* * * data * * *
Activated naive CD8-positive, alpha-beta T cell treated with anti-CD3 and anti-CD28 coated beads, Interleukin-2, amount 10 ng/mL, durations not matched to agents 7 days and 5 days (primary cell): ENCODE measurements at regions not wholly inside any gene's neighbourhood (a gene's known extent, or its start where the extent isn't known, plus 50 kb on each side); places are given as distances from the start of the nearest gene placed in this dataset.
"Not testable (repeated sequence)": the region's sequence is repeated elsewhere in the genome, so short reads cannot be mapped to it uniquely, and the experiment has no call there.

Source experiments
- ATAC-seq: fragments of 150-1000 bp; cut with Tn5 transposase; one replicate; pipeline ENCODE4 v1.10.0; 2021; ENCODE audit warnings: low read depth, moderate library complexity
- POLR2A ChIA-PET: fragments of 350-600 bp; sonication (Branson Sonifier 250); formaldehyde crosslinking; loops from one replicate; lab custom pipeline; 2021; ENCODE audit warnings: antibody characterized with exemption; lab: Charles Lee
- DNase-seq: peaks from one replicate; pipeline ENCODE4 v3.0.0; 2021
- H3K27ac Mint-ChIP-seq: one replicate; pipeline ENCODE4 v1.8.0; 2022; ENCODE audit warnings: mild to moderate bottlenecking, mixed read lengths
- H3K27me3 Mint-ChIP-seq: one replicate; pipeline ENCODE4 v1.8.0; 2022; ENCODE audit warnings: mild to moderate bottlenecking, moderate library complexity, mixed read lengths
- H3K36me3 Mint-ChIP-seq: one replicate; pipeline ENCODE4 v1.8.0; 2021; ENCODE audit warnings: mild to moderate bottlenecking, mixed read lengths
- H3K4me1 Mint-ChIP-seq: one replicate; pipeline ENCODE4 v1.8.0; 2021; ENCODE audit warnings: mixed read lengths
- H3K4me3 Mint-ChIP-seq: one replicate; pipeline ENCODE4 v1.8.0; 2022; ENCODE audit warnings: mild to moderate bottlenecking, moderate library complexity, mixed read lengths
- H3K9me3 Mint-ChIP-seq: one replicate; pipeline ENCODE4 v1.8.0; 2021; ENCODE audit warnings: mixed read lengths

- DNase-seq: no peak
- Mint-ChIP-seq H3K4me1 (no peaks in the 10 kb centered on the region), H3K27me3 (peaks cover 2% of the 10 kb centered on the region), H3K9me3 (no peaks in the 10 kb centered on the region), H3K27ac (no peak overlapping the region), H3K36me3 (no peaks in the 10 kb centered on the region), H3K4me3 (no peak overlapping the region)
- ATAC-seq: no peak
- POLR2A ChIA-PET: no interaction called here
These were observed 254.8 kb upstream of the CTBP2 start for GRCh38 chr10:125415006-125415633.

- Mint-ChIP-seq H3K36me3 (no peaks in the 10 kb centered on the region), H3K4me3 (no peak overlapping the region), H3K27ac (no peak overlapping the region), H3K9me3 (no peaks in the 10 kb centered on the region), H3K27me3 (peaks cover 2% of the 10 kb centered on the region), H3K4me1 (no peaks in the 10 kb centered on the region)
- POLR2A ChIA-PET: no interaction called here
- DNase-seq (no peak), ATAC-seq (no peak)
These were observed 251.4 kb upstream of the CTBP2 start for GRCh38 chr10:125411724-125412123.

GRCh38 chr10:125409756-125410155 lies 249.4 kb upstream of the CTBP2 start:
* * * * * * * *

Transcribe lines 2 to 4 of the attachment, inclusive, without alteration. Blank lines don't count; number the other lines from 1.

"Not testable (repeated sequence)": the region's sequence is repeated elsewhere in the genome, so short reads cannot be mapped to it uniquely, and the experiment has no call there.

Source experiments
- ATAC-seq: fragments of 150-1000 bp; cut with Tn5 transposase; one replicate; pipeline ENCODE4 v1.10.0; 2021; ENCODE audit warnings: low read depth, moderate library complexity